animal adaptions that Darwin never anticipated. . .
Galapagos – Isabela Island – Los Tuneles.
We spent a week in the Galapagos Islands Our amiable guide, Fabian, took us around the island Isabela and allowed me to ping him for his thoughts about local politics, consumer culture, and all these gawky, pasty Darwnites who made pilgrimages to his island. Here was a man who grew up on the Galapagos, a reluctant tour-guide with an obvious love for critters and nature (and beer), growing up in a land that came attached with an unconditional mandate to restrict man’s behaviour and here he is making ends meet the only way possible, by leading tourists to intensely beautiful vistas where he explained the issues of invasive species, pollution, and over-fishing, and yet every day returning to his very typical Ecuadorian lifestyle, a town filled with low expectations, familia, siestas, fiestas, football and church… and thus I myself wondered how does he reconcile this? “Yo, Fabian, what do you think of evolution?” And here Fabian gave a slight smile and looked away and somehow in one statement managed to explain evolution better than any textbook. “I think Darwin was a very smart man,” he said. “And I do believe those ideas.” He paused, reached down and grabbed some plants and dirt. “I think it’s true.” He looked at the sky. “Everything is changing.” And for some reason, that blew my mind. And it also made me feel very positive about the Galapagos. Maybe people like Fabian, with their simplified expectations and their “a priori” awareness of evolution and eco stewardship will be the ones who finally fend off consumer culture?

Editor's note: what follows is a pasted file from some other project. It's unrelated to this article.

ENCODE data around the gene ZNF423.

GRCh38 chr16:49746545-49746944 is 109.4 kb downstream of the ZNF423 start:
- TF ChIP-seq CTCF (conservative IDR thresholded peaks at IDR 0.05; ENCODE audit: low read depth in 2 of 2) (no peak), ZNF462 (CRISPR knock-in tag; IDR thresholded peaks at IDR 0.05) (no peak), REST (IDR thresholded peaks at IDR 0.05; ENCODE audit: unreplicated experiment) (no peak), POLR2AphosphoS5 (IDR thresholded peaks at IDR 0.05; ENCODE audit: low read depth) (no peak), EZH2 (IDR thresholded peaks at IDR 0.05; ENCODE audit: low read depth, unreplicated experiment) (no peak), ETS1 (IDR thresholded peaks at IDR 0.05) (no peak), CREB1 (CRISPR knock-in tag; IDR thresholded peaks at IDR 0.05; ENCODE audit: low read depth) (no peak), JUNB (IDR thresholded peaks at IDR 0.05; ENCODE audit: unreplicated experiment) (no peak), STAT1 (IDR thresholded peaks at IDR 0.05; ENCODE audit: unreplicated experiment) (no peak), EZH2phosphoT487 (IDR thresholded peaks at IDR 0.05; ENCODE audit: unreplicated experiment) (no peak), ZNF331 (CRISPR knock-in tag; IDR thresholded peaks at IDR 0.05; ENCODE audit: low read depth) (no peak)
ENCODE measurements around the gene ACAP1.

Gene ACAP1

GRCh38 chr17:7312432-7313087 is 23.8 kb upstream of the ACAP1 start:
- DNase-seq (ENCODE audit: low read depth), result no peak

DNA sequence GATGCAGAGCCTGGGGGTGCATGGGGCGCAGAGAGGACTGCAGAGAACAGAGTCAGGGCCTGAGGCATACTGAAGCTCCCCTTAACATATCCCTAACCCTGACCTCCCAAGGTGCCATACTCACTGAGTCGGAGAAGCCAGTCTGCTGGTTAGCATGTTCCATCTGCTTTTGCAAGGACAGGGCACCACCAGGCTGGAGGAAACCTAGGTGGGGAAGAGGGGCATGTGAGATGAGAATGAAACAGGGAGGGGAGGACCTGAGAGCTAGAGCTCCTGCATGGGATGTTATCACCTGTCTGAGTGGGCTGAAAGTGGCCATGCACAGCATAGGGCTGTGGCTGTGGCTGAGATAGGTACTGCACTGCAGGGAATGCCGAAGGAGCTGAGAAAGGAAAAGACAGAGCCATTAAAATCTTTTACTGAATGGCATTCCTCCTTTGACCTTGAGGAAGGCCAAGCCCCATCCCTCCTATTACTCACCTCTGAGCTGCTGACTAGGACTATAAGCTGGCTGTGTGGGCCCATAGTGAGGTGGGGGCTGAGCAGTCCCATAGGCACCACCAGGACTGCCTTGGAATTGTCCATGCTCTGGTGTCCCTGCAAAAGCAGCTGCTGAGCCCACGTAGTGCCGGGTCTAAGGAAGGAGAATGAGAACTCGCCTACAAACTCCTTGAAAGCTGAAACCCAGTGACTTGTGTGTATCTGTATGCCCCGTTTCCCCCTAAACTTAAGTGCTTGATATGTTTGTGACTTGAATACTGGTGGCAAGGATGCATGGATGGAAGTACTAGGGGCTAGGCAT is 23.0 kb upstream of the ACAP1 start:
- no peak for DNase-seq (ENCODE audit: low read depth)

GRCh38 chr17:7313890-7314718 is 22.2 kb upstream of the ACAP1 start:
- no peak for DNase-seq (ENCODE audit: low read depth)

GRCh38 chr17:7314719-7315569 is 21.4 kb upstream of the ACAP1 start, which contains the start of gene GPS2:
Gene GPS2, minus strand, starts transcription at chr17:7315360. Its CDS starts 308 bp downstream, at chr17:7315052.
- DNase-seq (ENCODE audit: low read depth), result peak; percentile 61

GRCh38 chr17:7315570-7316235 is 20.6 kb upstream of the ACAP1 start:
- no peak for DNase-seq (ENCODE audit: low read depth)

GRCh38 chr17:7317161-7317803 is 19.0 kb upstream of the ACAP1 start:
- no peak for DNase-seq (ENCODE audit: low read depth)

St. Francis is the obvious choice for the Catholic churches in the Galapagos. I guess that’s cool. And in a fight… survival of the fitest, jungle law, mano a mano… I’m pretty certain St. Francis would kick Charles Darwin’s ass.
Darwin was a modest man who shunned attention. I wonder what he would think of his face being plastered all over t-shirts that say things like Evolve and I Love Boobies.